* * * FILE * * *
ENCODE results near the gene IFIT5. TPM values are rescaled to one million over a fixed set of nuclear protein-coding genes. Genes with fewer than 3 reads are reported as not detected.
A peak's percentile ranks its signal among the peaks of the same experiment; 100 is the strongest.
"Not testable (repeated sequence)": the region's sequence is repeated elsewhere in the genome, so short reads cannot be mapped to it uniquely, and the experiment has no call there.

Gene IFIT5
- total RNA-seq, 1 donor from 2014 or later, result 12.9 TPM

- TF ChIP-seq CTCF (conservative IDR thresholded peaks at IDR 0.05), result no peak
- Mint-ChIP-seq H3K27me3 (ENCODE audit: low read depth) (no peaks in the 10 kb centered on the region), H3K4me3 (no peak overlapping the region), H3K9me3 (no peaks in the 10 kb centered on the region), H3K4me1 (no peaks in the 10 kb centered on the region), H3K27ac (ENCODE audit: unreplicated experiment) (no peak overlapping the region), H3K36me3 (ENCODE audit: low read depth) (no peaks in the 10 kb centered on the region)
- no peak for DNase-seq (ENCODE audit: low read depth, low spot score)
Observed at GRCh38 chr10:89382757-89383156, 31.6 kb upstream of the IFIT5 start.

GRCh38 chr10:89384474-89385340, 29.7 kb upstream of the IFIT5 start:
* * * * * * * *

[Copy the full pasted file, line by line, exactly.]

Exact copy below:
ENCODE results near the gene IFIT5. TPM values are rescaled to one million over a fixed set of nuclear protein-coding genes. Genes with fewer than 3 reads are reported as not detected.
A peak's percentile ranks its signal among the peaks of the same experiment; 100 is the strongest.
"Not testable (repeated sequence)": the region's sequence is repeated elsewhere in the genome, so short reads cannot be mapped to it uniquely, and the experiment has no call there.

Gene IFIT5
- total RNA-seq, 1 donor from 2014 or later, result 12.9 TPM

- TF ChIP-seq CTCF (conservative IDR thresholded peaks at IDR 0.05), result no peak
- Mint-ChIP-seq H3K27me3 (ENCODE audit: low read depth) (no peaks in the 10 kb centered on the region), H3K4me3 (no peak overlapping the region), H3K9me3 (no peaks in the 10 kb centered on the region), H3K4me1 (no peaks in the 10 kb centered on the region), H3K27ac (ENCODE audit: unreplicated experiment) (no peak overlapping the region), H3K36me3 (ENCODE audit: low read depth) (no peaks in the 10 kb centered on the region)
- no peak for DNase-seq (ENCODE audit: low read depth, low spot score)
Observed at GRCh38 chr10:89382757-89383156, 31.6 kb upstream of the IFIT5 start.

GRCh38 chr10:89384474-89385340, 29.7 kb upstream of the IFIT5 start: